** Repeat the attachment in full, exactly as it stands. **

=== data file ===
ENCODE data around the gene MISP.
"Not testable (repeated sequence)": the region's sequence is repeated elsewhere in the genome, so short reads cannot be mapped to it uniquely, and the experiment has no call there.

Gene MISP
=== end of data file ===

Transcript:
ENCODE data around the gene MISP.
"Not testable (repeated sequence)": the region's sequence is repeated elsewhere in the genome, so short reads cannot be mapped to it uniquely, and the experiment has no call there.

Gene MISP